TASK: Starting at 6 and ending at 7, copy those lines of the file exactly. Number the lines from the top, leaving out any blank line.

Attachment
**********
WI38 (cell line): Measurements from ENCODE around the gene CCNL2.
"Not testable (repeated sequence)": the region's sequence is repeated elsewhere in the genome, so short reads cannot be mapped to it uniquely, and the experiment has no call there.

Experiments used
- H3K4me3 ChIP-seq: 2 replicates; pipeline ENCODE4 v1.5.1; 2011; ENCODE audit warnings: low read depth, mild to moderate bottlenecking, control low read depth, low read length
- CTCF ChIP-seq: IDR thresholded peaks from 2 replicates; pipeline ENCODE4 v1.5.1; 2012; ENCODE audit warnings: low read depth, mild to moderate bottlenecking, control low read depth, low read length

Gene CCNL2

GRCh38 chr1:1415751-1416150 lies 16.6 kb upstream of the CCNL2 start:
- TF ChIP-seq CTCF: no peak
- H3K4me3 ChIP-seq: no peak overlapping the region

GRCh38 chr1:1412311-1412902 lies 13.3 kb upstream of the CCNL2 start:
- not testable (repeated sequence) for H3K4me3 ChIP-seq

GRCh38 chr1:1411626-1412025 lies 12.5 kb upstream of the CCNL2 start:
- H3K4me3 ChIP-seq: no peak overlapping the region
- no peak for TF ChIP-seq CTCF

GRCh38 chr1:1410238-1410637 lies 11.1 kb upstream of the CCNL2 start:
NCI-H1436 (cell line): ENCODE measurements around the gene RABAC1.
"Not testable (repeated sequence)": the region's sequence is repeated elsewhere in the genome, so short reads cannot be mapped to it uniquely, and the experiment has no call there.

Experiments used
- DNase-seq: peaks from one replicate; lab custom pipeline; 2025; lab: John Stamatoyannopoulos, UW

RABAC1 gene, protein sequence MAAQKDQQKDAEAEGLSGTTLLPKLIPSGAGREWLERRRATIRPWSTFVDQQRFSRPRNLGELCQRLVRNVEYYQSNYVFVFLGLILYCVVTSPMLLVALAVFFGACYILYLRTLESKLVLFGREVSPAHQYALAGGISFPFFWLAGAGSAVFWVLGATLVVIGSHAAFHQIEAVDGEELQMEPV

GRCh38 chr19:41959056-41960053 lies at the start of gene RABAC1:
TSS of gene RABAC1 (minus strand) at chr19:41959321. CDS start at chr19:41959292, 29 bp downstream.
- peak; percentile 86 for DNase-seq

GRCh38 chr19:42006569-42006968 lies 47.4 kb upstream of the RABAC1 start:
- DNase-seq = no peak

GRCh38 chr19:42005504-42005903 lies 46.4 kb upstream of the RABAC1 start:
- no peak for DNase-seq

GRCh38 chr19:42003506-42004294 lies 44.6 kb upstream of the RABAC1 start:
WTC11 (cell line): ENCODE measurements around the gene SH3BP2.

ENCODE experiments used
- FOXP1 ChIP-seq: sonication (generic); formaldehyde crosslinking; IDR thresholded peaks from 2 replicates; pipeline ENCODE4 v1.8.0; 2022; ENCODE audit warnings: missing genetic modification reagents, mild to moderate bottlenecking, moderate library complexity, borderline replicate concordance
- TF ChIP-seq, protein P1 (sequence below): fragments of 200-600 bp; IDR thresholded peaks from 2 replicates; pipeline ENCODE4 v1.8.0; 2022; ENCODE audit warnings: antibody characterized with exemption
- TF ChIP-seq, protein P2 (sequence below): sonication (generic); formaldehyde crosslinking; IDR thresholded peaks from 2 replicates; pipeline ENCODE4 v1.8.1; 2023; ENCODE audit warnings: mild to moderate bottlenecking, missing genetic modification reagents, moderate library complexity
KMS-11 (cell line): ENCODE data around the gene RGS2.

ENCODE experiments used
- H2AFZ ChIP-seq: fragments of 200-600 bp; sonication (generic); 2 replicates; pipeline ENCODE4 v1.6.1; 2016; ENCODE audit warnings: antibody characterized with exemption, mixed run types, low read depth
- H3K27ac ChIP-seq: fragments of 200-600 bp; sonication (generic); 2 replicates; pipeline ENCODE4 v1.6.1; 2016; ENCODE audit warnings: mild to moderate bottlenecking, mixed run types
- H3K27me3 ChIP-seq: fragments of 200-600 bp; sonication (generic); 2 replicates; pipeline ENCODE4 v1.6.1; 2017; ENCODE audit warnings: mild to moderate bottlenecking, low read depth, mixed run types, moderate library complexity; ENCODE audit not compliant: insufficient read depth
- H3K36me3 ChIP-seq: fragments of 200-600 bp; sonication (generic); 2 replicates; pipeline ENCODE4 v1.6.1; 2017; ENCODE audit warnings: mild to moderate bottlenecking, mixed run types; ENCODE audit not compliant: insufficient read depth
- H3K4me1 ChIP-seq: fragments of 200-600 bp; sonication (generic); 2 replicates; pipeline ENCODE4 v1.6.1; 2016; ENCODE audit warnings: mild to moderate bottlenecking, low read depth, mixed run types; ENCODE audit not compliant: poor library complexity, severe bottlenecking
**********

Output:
Gene CCNL2

GRCh38 chr1:1415751-1416150 lies 16.6 kb upstream of the CCNL2 start: